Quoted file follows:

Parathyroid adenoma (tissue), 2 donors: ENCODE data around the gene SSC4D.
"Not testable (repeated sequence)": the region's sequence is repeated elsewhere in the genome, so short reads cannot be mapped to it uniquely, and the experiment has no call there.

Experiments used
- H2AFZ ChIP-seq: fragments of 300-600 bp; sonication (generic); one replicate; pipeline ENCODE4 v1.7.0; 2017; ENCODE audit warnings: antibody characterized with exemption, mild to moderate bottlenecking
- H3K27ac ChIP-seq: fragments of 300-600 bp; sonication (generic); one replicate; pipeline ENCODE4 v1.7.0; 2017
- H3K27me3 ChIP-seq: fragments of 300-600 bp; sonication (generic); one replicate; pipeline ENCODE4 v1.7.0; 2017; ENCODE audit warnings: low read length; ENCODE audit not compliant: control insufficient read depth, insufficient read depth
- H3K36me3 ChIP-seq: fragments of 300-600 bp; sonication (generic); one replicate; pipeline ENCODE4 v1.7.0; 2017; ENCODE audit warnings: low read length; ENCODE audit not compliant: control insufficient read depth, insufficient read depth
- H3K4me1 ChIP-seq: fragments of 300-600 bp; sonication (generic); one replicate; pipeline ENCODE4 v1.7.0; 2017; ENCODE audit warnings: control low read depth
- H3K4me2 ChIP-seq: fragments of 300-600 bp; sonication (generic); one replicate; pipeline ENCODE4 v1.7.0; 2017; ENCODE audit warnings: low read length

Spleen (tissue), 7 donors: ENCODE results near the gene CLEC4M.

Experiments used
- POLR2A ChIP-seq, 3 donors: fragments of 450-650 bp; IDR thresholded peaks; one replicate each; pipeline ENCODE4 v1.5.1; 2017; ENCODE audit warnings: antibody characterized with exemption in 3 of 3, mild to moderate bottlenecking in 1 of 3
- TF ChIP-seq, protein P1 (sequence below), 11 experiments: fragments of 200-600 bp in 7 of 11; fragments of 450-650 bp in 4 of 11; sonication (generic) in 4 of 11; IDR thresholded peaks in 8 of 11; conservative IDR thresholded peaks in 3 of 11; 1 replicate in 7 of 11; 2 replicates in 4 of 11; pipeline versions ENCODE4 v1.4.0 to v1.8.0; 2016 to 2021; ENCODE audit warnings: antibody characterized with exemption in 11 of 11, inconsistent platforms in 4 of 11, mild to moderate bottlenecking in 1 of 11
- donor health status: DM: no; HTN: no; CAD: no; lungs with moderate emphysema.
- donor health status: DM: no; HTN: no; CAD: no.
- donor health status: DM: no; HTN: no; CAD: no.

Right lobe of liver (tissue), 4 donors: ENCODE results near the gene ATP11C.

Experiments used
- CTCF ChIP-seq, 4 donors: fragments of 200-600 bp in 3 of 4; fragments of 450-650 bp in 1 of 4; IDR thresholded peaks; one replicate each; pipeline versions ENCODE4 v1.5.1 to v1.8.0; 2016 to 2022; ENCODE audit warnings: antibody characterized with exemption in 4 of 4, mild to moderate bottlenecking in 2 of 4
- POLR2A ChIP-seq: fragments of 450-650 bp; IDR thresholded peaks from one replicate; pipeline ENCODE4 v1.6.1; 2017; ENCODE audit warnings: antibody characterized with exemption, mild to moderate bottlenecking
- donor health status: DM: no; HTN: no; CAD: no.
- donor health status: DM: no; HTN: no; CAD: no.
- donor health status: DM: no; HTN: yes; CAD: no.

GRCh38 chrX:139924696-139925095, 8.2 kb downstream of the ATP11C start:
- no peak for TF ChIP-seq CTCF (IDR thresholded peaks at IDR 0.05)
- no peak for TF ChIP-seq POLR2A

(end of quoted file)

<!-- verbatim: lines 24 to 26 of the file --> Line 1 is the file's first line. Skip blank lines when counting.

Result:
GRCh38 chrX:139924696-139925095, 8.2 kb downstream of the ATP11C start:
- no peak for TF ChIP-seq CTCF (IDR thresholded peaks at IDR 0.05)
- no peak for TF ChIP-seq POLR2A